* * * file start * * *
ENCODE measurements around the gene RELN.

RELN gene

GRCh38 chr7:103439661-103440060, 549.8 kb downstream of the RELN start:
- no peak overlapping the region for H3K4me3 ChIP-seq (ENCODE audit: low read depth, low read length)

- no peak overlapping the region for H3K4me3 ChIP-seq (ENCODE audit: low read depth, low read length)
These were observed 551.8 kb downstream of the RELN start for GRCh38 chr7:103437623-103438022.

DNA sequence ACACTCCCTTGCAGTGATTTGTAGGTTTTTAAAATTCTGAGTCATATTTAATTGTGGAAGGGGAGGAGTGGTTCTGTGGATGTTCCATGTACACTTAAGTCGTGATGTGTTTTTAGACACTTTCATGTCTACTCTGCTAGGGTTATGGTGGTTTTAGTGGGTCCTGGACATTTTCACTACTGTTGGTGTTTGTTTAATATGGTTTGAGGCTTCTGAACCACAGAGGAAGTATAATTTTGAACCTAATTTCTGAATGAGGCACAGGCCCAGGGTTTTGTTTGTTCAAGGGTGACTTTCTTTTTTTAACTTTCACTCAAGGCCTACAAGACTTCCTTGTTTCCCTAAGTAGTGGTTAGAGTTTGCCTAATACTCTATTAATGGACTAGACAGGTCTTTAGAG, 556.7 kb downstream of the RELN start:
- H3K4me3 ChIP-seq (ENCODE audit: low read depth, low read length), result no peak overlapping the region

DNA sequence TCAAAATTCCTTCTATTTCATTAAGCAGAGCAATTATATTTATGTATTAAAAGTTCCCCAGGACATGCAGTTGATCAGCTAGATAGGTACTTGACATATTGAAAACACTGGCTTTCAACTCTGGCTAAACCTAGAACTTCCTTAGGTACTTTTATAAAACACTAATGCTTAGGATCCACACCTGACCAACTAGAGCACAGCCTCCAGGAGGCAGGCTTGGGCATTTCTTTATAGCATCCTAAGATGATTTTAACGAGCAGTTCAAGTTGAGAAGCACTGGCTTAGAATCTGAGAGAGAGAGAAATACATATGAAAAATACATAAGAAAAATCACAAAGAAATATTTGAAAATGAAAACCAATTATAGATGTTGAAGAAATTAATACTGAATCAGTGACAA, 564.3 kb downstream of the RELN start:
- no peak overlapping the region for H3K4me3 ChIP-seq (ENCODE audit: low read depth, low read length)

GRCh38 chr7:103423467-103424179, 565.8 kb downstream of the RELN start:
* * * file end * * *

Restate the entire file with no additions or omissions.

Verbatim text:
ENCODE measurements around the gene RELN.

RELN gene

GRCh38 chr7:103439661-103440060, 549.8 kb downstream of the RELN start:
- no peak overlapping the region for H3K4me3 ChIP-seq (ENCODE audit: low read depth, low read length)

- no peak overlapping the region for H3K4me3 ChIP-seq (ENCODE audit: low read depth, low read length)
These were observed 551.8 kb downstream of the RELN start for GRCh38 chr7:103437623-103438022.

DNA sequence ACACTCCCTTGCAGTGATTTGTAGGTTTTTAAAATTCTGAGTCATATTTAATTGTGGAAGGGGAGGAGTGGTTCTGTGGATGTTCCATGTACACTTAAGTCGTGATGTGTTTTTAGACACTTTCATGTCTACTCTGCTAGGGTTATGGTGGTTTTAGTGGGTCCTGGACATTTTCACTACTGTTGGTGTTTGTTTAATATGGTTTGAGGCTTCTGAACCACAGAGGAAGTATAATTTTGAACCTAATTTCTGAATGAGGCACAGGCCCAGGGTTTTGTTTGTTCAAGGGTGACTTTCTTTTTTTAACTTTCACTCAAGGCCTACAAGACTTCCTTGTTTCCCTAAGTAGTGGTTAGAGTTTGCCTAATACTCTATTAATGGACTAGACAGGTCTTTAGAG, 556.7 kb downstream of the RELN start:
- H3K4me3 ChIP-seq (ENCODE audit: low read depth, low read length), result no peak overlapping the region

DNA sequence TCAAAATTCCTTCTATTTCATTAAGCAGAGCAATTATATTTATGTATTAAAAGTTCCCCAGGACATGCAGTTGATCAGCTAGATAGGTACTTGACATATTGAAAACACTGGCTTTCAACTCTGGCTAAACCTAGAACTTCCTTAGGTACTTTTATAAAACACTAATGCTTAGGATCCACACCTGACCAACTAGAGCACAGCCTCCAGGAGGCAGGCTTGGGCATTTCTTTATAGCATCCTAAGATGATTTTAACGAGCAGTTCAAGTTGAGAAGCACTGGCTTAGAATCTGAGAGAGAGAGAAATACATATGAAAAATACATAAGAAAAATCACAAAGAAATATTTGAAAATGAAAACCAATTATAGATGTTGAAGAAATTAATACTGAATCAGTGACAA, 564.3 kb downstream of the RELN start:
- no peak overlapping the region for H3K4me3 ChIP-seq (ENCODE audit: low read depth, low read length)

GRCh38 chr7:103423467-103424179, 565.8 kb downstream of the RELN start: